Vizetelly & Company went on to publish Moore, including his bombastic pamphlet railing against the cultural timidity of the era and the libraries that tried to silence him. In the story of Zola and the Victorians, Moore plays an important role as a supporter to Vizetelly. Almost 30 years his senior, Moore’s editor and mentor was a paternal figure – particularly because Moore had a conflicted rapport with his own father, a strict Catholic MP who never approved of his son’s creative vocation and hoped in vain that he would pursue a military career. In return, Moore encouraged the highly successful French author Émile Zola, to sell the English rights in his novels to Vizetelly, brokering an arrangement between his friends – a generous move but one that would prove fatal.
Vizetelly and Company published mainly translations of European “modern classics” (including works from Flaubert, Maupassant, Tolstoy and Gogol) and selected works by Irish and English authors of the day. The firm embraced Zola with enthusiasm, selling numerous versions of his novels before running into serious trouble in the late 1880s. Zola’s novels and their publisher were singled out and decried in parliament and the popular press, the books likened to pornography, “fit only for swine”. Influential daily paper the Pall Mall Gazette thundered, “Why should England be flooded with foreign filth, and our youth polluted by having the most revolting and hideous descriptions of French vice thrust upon their attention?”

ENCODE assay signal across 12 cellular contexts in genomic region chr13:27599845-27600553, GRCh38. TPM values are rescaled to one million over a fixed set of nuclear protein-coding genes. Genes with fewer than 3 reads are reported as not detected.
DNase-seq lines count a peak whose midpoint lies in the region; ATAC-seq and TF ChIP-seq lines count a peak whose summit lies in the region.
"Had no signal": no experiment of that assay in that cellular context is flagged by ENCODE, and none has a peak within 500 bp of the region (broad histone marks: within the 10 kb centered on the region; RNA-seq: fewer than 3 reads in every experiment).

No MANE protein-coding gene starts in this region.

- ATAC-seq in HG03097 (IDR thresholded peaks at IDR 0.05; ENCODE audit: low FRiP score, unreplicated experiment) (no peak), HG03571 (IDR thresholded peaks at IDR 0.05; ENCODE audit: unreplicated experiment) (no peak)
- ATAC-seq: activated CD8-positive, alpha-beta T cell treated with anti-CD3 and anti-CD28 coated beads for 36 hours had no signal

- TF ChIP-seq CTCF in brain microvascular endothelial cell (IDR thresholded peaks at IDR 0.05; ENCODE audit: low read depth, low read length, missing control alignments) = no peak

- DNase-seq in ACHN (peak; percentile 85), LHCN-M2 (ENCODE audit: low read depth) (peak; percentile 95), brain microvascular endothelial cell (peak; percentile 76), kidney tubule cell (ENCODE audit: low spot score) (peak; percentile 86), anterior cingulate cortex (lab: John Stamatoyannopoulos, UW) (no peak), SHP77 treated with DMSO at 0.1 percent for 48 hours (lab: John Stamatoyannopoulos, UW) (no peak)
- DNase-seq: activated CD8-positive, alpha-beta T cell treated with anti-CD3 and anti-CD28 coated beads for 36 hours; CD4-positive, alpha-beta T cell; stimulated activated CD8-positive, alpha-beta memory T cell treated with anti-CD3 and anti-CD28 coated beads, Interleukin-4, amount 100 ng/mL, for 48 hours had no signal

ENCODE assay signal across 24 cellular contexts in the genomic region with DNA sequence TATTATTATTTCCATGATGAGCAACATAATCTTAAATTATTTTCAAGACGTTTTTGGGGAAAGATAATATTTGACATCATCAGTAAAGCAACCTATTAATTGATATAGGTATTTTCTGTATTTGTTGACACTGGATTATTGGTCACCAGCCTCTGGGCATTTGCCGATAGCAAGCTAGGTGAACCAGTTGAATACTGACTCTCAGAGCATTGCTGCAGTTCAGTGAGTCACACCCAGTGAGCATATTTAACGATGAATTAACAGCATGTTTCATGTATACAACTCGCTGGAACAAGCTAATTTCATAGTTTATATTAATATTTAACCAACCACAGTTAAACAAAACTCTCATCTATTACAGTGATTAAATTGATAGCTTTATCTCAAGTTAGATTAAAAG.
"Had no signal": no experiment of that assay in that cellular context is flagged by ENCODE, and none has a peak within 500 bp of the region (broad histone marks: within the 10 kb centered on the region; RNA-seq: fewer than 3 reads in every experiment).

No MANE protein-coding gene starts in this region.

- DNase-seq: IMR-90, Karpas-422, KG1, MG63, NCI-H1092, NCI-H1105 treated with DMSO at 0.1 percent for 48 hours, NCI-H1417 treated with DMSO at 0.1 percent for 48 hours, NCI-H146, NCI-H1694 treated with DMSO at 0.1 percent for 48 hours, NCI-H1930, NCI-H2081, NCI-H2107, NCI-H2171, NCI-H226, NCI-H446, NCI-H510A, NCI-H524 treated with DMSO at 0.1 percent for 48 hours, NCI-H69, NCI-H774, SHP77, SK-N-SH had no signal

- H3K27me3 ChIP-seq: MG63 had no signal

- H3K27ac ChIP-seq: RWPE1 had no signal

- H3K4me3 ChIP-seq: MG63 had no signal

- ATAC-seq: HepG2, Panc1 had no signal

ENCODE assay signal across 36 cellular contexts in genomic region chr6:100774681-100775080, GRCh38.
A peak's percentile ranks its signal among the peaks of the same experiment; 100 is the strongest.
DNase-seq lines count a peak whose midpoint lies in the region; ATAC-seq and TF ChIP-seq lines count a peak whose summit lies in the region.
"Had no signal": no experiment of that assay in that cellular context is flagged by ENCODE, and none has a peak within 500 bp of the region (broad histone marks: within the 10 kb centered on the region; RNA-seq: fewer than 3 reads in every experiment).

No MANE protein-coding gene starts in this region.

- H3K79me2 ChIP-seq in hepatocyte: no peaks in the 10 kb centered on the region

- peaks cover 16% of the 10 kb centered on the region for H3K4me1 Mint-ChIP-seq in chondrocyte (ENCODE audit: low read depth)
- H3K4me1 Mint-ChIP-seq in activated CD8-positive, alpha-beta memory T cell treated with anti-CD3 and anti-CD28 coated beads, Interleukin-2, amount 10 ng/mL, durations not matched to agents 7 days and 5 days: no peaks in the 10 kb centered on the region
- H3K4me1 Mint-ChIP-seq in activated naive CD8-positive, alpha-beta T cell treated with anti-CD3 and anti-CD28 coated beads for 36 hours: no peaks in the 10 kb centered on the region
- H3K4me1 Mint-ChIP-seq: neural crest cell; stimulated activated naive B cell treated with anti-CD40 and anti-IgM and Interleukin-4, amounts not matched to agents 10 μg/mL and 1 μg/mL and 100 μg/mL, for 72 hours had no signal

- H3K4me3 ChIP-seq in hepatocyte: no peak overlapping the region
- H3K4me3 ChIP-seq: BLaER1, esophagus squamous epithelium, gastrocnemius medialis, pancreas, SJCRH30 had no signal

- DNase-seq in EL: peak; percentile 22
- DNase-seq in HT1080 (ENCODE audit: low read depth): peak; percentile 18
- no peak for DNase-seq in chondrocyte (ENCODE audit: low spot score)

The Gazette’s editor, WT Stead, was a founder member of self-styled “philanthropic group” the National Vigilance Association. In tandem with a Scottish MP, Samuel Smith, Stead targeted Vizetelly and Company and determined to make an example of him in court. Ironically, they did not take issue with the books being published in the original French – it was implicit that educated people (ergo, French speakers) had the moral armour to resist the defiling effects of Zola and his ilk. The problem with publishing these works in affordable English-language editions was that the “common people”, that is, the newly literate working classes, might read and be wrongly influenced by these stories of people like them: farmers, laundresses, miners and shop girls, striving to better themselves in the face of rapid change amidst the turmoil and rampant inequality of the time.